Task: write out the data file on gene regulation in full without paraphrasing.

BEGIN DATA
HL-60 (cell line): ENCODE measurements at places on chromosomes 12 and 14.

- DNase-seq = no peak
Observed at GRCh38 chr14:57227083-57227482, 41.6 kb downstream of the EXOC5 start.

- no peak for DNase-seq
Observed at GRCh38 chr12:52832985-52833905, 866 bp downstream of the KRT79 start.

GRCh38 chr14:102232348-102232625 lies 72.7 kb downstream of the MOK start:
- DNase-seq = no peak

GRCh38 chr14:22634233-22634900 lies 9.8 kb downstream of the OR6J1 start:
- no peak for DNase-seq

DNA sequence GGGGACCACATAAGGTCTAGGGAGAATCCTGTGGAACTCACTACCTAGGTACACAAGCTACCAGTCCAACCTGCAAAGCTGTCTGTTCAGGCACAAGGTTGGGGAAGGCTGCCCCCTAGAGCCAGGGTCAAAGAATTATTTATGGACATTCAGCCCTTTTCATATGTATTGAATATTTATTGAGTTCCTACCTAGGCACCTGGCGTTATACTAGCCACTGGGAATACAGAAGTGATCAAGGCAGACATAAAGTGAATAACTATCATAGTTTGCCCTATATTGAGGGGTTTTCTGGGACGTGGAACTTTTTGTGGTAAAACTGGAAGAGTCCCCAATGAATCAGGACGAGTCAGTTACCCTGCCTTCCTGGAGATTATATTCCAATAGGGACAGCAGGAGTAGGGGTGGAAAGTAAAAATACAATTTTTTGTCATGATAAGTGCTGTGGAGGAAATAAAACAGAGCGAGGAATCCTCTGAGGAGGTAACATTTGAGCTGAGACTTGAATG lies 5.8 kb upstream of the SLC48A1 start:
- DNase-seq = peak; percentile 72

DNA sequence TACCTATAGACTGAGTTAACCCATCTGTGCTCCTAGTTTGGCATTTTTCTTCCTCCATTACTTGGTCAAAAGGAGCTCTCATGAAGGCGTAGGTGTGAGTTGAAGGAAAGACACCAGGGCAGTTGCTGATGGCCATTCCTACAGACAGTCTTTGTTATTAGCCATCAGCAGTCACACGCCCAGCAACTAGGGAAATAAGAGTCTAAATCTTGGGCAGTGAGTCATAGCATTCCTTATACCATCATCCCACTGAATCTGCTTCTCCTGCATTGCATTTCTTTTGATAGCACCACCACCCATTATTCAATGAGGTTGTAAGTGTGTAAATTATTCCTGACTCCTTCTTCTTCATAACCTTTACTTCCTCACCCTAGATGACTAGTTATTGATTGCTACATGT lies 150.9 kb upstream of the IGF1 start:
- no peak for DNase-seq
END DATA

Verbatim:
HL-60 (cell line): ENCODE measurements at places on chromosomes 12 and 14.

- DNase-seq = no peak
Observed at GRCh38 chr14:57227083-57227482, 41.6 kb downstream of the EXOC5 start.

- no peak for DNase-seq
Observed at GRCh38 chr12:52832985-52833905, 866 bp downstream of the KRT79 start.

GRCh38 chr14:102232348-102232625 lies 72.7 kb downstream of the MOK start:
- DNase-seq = no peak

GRCh38 chr14:22634233-22634900 lies 9.8 kb downstream of the OR6J1 start:
- no peak for DNase-seq

DNA sequence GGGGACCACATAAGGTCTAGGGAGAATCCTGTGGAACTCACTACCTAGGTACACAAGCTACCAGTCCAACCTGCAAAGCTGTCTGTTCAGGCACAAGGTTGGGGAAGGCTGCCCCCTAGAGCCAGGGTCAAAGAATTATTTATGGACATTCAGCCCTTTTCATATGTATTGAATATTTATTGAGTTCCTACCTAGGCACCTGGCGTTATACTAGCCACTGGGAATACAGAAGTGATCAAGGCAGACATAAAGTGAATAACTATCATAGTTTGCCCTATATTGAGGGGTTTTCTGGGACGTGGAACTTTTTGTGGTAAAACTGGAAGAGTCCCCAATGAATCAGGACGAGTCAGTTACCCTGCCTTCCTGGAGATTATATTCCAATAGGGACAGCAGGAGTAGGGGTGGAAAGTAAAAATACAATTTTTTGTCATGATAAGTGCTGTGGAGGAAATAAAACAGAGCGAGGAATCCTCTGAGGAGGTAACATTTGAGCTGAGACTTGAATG lies 5.8 kb upstream of the SLC48A1 start:
- DNase-seq = peak; percentile 72

DNA sequence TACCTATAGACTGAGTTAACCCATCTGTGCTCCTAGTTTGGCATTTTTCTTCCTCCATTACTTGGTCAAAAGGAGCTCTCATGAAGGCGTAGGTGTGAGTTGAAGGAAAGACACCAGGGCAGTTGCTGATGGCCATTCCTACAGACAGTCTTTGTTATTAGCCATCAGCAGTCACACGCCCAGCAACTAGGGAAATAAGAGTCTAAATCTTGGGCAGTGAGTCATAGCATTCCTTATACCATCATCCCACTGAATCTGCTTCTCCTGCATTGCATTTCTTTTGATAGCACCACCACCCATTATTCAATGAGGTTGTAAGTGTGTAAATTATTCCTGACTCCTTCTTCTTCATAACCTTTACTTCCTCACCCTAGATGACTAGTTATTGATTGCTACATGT lies 150.9 kb upstream of the IGF1 start:
- no peak for DNase-seq